TD, like the Bank of Canada and a consensus of economists, is estimating growth will rebound to about 2.3 per cent in 2014. That would follow two years of sub-par growth at 1.7 per cent in 2012 and an estimated 1.7 per cent growth this year.
Five years after a global financial crisis erupted, the world's biggest economies still need to be propped up. They're growing and hiring a little faster and creating more jobs, but only with extraordinary aid from central banks or government spending.
Andrea Ortiz, a 24-year-old Spaniard, has degrees in law and business and works in a multinational clothing company -- as a store clerk. She has little hope of advancement and fears that when finally she secures a job she wants, she'll have no idea how to do it well.
TD Bank raised its outlook for Canadian economic growth for the third quarter on Wednesday and said consumer spending will be the driving force -- not exports and business spending, as it had thought earlier.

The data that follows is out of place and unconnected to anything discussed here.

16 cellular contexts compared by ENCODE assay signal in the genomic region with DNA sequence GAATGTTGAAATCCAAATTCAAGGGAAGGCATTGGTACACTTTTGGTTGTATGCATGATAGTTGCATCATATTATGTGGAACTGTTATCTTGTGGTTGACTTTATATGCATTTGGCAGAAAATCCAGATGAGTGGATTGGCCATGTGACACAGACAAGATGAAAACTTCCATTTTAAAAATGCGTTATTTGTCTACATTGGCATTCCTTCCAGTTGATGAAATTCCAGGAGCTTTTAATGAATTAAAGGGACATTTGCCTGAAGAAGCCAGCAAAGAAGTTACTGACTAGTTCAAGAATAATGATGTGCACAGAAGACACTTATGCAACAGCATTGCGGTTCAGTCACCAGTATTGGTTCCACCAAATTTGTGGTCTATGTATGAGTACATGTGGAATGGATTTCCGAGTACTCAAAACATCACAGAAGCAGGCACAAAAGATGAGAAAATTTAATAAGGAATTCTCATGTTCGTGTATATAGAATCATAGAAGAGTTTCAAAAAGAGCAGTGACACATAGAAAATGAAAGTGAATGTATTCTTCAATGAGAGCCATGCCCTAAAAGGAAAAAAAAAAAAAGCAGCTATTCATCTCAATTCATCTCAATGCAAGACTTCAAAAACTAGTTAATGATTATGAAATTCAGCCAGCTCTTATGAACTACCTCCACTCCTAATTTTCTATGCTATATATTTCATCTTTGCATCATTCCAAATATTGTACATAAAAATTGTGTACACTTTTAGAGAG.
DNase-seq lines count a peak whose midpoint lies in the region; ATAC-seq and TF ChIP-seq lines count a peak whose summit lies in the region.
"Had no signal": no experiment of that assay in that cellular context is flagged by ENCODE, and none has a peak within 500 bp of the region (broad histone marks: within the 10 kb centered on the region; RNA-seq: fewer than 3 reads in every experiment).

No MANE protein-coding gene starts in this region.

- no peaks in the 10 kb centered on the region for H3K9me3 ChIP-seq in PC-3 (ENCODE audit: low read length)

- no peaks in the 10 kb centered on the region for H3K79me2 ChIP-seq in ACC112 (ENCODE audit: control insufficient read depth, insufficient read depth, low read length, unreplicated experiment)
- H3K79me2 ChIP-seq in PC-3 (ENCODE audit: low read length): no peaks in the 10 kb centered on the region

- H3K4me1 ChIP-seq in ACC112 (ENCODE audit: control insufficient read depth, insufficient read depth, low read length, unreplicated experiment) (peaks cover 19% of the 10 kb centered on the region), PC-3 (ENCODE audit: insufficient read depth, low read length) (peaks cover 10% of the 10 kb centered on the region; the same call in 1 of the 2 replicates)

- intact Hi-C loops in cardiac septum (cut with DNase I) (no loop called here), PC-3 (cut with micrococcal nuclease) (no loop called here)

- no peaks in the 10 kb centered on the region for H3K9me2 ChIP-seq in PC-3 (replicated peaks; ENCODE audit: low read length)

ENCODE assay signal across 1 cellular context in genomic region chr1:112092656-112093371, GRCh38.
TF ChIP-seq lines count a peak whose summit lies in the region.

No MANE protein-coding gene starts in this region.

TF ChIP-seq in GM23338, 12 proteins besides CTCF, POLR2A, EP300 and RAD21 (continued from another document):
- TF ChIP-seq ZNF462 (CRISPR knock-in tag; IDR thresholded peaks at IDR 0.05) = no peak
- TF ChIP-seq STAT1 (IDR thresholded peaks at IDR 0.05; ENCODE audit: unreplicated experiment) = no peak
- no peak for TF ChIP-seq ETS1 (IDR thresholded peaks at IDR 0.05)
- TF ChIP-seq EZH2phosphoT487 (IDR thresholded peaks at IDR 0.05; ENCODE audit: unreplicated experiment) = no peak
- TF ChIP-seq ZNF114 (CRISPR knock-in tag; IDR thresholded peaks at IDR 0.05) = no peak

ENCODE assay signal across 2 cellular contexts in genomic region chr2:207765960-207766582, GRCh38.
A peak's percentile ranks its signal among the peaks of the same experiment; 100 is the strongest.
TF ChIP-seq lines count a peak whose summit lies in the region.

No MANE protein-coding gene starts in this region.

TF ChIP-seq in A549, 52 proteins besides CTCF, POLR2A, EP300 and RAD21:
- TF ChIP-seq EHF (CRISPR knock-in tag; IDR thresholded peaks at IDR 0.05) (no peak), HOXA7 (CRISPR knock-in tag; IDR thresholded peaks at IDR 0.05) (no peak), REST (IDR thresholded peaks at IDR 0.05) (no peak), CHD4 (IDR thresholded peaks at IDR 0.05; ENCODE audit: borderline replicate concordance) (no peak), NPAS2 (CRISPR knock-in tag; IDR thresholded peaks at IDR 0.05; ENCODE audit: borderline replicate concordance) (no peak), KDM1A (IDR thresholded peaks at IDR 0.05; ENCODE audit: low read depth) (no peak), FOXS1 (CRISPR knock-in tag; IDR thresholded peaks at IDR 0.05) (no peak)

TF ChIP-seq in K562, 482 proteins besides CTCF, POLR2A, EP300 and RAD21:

The head of the Bank of Canada gently urged businesses to ease open the purse strings and start spending Wednesday as he said the economy was nearing a tipping point toward normal growth following the global recession.
A robust recovery for the global economy remains well out of reach. That's the view that emerges from a survey of economists just as the Federal Reserve is expected this week to reduce its stimulus for the U.S. economy.